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Britain Is Going To The Polls In The EU Referendum

The polls, and the heavens, are open.

Originally posted on
Updated on
An EU supporter at the Glastonbury festival.
Yui Mok / PA WIRE

An EU supporter at the Glastonbury festival.

After a gruelling four-month campaign, voters are going to the polls to determine whether Britain should remain a member of the European Union.

Floral tributes to killed Labour MP Jo Cox outside Batley Town Hall in her West Yorkshire constituency.
Christopher Furlong / Getty Images

Floral tributes to killed Labour MP Jo Cox outside Batley Town Hall in her West Yorkshire constituency.

Polling stations opened at 7am and will close at 10pm, in what is only the third nationwide referendum in UK history – the others being on membership of the EU's predecessor in 1975, and on whether to adopt the alternative vote system in 2011.

Andrew Matthews / PA WIRE

Almost 46.5 million people are eligible to vote.

David and Samantha Cameron after voting this morning.
Leon Neal / AFP / Getty Images

David and Samantha Cameron after voting this morning.

Opinion polls, fully conducted before referendum day in line with election law, showed a mixed picture. A ComRes poll for ITV and the Daily Mail gave Remain a six-point lead with 11% undecided, while YouGov had Leave behind by two, on 49%.

But final polls for TNS (two points) and Opinium (one point) gave Leave narrow leads.

The final poll of the entire campaign, by Ipsos-MORI for the Evening Standard and conducted before polls opened, had Remain at 52% and Leave at 48%.

Final prediction poll: 52% Remain, 48% Leave. 53% of public think Remain will win, only 26% say Leave will #EUref

In his final campaign pitch, prime minister David Cameron appeared alongside his predecessor Gordon Brown, Liberal Democrat leader Tim Farron, and Green party MP Caroline Lucas in Birmingham.

David Cameron during a visit to the Jaguar Land Rover factory in Solihull.
Geoff Caddick / PA WIRE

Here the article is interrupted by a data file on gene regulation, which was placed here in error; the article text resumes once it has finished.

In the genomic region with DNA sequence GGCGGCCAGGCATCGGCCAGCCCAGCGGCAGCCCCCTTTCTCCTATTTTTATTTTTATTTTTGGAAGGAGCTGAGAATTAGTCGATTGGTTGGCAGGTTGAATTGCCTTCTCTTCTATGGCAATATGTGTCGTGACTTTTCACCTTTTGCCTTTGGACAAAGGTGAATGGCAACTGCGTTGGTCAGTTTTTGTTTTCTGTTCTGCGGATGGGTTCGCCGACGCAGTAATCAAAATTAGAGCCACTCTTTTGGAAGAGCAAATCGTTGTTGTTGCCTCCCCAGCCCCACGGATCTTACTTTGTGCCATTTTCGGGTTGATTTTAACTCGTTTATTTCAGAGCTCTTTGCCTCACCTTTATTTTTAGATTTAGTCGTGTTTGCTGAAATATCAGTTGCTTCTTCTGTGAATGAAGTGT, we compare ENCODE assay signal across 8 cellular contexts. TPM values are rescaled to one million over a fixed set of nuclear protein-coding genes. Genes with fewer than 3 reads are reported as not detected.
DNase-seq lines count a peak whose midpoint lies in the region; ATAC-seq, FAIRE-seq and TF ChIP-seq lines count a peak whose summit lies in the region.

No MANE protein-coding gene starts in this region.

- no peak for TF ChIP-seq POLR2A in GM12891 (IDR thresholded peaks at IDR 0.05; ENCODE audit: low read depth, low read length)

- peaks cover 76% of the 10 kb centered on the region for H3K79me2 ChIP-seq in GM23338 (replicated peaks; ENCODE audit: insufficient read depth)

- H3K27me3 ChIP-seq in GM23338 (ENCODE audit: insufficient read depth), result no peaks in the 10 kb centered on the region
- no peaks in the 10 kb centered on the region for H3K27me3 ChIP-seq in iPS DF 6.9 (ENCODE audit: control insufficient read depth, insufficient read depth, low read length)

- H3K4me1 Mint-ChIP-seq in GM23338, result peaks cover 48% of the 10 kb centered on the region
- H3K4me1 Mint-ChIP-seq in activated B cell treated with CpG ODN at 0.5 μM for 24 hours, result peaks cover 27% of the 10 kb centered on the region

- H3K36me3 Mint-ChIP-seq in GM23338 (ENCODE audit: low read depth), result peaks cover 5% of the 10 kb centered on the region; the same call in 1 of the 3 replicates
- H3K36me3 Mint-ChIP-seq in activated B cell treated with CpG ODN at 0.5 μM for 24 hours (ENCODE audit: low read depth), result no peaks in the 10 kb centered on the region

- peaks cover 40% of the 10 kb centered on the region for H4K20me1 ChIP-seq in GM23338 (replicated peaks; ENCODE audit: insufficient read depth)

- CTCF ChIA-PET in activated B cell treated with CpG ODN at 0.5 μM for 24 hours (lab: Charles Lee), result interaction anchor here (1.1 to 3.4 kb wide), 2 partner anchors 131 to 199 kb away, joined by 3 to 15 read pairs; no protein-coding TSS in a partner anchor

David Cameron during a visit to the Jaguar Land Rover factory in Solihull.

“We are stronger, we are better off, we are safer in a reformed European Union and that’s why we should vote Remain,” Cameron said.

Vote Remain - so that our children and grandchildren have a brighter future.

Boris Johnson, de facto leader of the Leave campaign, went to Billingsgate, London, for one of his final campaign visits.

In an interview with the Daily Telegraph, he said: "This is our one and only chance in our lifetimes to restore democracy in this country. It won’t come back. If we miss it we will be locked into a structure that is completely against our interests and our instincts and is going in the totally wrong direction."

Boris Johnson almost kisses a wild salmon after being shown around Billingsgate fish market by Joey Essex's uncle Greg.
Stefan Rousseau / PA WIRE

Boris Johnson almost kisses a wild salmon after being shown around Billingsgate fish market by Joey Essex's uncle Greg.

Polling day got off to a very wet start in London and the South East, with weather warnings issued after thunderstorms and heavy rain. At least two polling stations were relocated in Kingston, London, due to flooding. Rain is forecast for Northern Ireland and Scotland, but the rest of the country should be dry.

Emily Pennink / PA WIRE
Nick Ansell / PA Wire/Press Association Images

Votes will be counted as soon as the polls close, with 382 counting areas – including Gibraltar – due to report. A final result, to be announced in Manchester, is expected tomorrow morning.



Matthew Champion is a deputy world news editor for BuzzFeed News and is based in London.

Contact Matthew Champion at matthew.champion@buzzfeed.com.

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